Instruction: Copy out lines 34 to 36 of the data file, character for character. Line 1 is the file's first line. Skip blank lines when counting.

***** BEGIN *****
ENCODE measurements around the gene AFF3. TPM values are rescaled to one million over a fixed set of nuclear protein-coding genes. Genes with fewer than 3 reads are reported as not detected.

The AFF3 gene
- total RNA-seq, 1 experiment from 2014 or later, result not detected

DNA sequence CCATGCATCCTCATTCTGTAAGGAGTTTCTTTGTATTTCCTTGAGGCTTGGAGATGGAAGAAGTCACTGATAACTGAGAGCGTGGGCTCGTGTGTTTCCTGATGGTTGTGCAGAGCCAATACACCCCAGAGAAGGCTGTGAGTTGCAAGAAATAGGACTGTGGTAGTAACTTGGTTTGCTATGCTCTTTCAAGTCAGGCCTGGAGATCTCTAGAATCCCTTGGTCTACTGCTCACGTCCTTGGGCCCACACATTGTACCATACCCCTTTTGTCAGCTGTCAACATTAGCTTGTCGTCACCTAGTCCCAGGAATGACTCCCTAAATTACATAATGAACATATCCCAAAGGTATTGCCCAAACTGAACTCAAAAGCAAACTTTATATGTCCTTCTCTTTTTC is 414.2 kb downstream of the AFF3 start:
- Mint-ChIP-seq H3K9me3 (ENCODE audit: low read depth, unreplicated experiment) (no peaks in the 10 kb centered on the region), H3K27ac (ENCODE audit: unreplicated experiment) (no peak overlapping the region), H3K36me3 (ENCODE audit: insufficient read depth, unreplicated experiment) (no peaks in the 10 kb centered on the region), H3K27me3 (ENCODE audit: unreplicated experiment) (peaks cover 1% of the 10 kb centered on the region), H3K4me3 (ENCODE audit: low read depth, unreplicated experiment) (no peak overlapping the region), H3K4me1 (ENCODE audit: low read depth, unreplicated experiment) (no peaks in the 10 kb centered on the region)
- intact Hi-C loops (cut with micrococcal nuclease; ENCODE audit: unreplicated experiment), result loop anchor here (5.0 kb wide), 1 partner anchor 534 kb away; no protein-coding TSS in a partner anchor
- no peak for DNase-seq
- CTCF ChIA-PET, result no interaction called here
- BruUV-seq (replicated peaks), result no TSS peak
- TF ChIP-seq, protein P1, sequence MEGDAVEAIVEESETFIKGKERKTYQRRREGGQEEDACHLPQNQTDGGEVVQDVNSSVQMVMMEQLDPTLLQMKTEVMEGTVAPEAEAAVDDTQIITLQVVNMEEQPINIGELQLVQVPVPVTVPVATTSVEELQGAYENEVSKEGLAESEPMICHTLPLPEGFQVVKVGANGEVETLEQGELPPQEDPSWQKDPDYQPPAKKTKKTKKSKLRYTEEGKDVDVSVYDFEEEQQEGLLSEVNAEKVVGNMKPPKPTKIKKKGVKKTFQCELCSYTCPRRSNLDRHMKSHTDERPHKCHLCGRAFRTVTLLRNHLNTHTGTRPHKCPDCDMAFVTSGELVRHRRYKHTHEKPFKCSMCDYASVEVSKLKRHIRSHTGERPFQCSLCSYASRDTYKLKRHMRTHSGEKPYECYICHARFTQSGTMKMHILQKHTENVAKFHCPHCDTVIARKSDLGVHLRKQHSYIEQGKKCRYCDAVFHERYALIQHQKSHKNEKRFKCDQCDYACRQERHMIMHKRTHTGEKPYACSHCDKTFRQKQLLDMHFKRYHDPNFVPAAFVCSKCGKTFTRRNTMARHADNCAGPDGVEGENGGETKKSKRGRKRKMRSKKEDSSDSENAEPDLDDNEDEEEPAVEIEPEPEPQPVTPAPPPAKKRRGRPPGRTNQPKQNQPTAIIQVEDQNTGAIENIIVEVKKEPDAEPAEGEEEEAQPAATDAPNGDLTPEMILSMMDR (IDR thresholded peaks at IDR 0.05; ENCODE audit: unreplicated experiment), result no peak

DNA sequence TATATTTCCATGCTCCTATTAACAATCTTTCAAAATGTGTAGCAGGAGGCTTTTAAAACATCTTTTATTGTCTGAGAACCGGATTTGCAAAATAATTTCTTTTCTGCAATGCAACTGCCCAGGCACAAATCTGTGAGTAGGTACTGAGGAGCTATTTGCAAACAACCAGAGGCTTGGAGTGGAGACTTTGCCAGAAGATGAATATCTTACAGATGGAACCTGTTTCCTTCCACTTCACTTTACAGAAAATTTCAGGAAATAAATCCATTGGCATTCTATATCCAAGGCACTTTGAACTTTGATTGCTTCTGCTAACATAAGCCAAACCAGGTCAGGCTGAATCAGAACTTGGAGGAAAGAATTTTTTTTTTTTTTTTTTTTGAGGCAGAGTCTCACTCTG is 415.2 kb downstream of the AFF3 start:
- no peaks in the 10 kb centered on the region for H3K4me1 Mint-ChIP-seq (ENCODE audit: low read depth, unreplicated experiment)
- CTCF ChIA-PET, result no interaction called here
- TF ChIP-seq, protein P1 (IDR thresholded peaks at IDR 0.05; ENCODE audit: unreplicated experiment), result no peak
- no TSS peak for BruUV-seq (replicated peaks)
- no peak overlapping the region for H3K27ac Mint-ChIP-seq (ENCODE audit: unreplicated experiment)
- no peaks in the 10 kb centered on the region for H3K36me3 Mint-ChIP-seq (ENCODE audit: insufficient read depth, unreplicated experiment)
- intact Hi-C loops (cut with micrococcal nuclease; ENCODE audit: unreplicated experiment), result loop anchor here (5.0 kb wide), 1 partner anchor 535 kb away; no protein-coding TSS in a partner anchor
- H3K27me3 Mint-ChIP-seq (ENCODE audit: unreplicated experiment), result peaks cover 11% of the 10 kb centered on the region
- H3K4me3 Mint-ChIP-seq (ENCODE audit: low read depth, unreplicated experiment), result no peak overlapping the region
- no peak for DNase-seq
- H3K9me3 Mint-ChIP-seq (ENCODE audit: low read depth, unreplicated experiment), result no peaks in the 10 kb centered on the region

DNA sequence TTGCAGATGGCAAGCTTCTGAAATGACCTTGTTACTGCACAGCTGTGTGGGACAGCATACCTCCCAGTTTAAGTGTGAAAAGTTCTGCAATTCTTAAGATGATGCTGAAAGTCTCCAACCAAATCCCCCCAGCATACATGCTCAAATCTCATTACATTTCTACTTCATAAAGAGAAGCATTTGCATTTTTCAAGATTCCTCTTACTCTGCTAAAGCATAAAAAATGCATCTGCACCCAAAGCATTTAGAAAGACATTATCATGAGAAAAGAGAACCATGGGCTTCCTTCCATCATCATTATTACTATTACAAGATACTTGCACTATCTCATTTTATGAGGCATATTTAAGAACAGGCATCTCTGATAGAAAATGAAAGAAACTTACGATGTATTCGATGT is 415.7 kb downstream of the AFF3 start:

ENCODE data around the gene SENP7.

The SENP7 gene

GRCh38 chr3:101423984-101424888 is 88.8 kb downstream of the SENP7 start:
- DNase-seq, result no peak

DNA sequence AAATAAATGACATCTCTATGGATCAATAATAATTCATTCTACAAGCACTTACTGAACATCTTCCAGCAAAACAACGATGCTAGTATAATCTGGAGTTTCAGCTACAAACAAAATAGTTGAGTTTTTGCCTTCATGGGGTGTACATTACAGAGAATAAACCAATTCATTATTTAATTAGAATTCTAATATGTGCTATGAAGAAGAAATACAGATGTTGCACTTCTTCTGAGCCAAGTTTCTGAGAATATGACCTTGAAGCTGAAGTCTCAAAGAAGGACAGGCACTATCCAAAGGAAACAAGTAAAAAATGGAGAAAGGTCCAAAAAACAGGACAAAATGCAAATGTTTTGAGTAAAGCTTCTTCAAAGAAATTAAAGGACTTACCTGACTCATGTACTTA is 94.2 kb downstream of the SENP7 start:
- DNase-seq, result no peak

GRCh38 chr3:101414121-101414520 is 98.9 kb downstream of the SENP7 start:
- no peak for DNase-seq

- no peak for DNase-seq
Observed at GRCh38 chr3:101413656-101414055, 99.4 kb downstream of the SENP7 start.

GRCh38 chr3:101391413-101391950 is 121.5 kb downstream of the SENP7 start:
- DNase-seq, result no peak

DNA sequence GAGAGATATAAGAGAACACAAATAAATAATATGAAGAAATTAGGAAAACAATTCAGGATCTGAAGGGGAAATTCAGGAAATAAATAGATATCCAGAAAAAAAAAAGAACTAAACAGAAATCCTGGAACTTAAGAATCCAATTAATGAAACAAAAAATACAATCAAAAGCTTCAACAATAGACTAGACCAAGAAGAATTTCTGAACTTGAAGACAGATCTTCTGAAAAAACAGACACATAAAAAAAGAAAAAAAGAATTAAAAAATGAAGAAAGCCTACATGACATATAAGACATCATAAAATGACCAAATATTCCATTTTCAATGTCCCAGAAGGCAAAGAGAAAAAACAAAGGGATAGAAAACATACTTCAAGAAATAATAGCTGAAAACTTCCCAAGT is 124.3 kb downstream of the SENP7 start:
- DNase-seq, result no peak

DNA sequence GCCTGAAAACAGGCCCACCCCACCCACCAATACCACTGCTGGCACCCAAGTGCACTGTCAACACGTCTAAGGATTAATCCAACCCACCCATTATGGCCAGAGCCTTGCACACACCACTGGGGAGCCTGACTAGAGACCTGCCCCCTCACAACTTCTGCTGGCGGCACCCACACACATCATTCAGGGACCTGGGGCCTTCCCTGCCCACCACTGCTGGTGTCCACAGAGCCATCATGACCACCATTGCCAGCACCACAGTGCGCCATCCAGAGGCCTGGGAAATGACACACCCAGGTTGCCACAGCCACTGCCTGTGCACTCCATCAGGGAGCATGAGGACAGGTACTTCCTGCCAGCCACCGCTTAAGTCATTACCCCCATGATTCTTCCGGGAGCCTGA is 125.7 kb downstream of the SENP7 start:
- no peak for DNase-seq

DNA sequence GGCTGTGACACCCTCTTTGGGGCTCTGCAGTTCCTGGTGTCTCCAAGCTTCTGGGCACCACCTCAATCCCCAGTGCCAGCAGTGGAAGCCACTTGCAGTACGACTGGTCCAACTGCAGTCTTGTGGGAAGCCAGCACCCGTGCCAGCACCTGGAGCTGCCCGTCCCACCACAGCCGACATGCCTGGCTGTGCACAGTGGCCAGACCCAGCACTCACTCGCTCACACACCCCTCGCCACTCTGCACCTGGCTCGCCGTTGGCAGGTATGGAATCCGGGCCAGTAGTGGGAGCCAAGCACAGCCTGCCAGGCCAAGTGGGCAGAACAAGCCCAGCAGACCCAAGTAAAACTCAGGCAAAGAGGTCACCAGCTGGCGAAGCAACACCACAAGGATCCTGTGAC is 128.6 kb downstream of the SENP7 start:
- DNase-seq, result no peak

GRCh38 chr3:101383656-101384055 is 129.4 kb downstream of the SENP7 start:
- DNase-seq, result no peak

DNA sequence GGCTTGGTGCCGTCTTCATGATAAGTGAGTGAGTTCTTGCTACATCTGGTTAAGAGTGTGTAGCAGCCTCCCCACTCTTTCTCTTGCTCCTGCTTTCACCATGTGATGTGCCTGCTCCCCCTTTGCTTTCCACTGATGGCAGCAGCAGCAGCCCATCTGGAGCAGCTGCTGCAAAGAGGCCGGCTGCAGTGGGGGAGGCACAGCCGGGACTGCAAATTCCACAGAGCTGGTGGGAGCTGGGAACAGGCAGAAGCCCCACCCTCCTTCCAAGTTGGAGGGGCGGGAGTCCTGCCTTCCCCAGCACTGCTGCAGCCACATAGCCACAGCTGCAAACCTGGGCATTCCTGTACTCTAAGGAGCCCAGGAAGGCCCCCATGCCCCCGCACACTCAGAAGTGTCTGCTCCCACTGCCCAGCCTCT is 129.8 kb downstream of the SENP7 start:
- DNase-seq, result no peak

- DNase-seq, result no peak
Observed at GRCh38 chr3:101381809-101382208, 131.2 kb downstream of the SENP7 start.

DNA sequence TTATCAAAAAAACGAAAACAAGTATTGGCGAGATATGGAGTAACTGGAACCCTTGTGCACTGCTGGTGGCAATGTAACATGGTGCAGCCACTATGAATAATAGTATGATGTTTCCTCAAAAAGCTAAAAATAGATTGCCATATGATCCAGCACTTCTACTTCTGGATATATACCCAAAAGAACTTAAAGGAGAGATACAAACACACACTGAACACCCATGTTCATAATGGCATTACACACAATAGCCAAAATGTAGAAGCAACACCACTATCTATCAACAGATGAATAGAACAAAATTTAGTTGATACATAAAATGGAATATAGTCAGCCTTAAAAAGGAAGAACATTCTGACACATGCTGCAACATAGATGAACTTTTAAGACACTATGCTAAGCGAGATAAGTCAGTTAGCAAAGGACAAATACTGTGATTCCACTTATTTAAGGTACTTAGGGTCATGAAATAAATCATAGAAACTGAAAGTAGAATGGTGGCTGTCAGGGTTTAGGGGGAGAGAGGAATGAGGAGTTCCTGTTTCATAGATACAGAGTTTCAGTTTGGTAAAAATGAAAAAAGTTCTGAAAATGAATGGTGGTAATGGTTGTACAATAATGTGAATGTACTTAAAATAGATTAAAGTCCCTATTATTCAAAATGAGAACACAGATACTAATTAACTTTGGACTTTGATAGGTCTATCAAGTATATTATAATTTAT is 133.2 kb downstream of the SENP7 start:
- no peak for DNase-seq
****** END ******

GRCh38 chr3:101391413-101391950 is 121.5 kb downstream of the SENP7 start:
- DNase-seq, result no peak

DNA sequence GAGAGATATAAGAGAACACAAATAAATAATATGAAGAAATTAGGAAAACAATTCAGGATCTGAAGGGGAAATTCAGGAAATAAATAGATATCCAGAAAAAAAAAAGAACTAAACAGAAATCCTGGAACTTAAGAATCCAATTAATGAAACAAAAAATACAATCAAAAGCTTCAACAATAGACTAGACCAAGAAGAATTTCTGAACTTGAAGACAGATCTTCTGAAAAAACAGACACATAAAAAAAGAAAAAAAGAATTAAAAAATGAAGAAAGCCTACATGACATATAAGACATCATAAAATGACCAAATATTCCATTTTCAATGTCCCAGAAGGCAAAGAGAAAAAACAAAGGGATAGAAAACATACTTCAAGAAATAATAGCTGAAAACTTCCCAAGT is 124.3 kb downstream of the SENP7 start: